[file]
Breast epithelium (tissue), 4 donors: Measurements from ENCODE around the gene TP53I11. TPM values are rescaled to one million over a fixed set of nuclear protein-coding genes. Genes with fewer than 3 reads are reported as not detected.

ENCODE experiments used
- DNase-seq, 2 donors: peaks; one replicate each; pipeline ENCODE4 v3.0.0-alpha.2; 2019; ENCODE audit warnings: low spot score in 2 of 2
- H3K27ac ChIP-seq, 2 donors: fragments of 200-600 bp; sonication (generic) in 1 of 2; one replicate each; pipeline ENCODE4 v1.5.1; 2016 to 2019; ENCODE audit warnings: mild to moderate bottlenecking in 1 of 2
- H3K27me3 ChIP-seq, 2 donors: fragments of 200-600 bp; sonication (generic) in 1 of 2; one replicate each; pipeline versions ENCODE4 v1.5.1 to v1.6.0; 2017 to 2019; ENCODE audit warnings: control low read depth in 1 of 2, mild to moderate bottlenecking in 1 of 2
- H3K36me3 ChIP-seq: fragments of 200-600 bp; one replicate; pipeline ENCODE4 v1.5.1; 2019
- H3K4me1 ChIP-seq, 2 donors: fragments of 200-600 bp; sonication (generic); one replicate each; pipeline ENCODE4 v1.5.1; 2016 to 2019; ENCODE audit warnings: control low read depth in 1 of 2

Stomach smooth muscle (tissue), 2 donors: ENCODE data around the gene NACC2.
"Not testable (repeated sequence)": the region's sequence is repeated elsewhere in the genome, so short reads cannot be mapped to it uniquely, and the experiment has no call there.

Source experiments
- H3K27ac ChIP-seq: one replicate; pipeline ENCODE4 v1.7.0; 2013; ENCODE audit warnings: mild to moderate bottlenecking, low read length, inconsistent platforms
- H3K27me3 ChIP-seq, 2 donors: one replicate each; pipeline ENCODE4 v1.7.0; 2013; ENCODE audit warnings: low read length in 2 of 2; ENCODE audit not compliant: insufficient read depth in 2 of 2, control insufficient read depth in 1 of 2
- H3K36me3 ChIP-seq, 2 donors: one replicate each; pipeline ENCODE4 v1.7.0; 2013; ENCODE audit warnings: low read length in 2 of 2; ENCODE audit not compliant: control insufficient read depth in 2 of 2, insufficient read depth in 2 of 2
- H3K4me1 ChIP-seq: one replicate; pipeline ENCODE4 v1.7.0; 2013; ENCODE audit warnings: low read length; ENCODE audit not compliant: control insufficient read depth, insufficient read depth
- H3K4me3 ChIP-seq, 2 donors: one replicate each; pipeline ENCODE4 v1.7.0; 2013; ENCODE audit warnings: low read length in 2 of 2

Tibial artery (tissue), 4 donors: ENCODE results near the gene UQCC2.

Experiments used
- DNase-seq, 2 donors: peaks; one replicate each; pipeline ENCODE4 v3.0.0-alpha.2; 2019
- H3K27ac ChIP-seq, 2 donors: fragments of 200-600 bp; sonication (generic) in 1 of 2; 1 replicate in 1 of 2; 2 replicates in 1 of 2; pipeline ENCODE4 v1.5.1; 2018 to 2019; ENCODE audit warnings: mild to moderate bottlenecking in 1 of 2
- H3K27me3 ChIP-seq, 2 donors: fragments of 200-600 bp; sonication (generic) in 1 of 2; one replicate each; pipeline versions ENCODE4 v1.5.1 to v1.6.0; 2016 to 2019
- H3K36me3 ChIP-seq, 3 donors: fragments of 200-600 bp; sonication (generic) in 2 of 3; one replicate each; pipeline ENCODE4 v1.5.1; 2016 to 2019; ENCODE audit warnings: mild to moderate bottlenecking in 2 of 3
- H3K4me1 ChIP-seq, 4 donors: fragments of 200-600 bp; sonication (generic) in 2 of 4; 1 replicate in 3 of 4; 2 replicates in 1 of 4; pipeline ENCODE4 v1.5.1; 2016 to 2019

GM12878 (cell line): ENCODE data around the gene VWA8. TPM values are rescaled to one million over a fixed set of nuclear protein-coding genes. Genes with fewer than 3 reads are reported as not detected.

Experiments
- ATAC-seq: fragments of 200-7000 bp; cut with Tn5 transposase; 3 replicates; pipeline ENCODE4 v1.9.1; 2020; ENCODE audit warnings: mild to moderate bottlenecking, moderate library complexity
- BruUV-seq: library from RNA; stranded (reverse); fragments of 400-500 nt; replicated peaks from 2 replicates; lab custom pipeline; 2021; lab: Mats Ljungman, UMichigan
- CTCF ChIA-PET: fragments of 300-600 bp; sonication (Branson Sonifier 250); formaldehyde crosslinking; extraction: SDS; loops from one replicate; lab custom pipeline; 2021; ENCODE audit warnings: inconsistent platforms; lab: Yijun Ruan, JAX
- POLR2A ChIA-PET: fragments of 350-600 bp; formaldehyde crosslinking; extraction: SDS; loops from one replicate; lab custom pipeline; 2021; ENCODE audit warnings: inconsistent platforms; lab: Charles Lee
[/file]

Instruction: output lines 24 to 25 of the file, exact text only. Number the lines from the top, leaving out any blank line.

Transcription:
Experiments
- ATAC-seq: fragments of 200-7000 bp; cut with Tn5 transposase; 3 replicates; pipeline ENCODE4 v1.9.1; 2020; ENCODE audit warnings: mild to moderate bottlenecking, moderate library complexity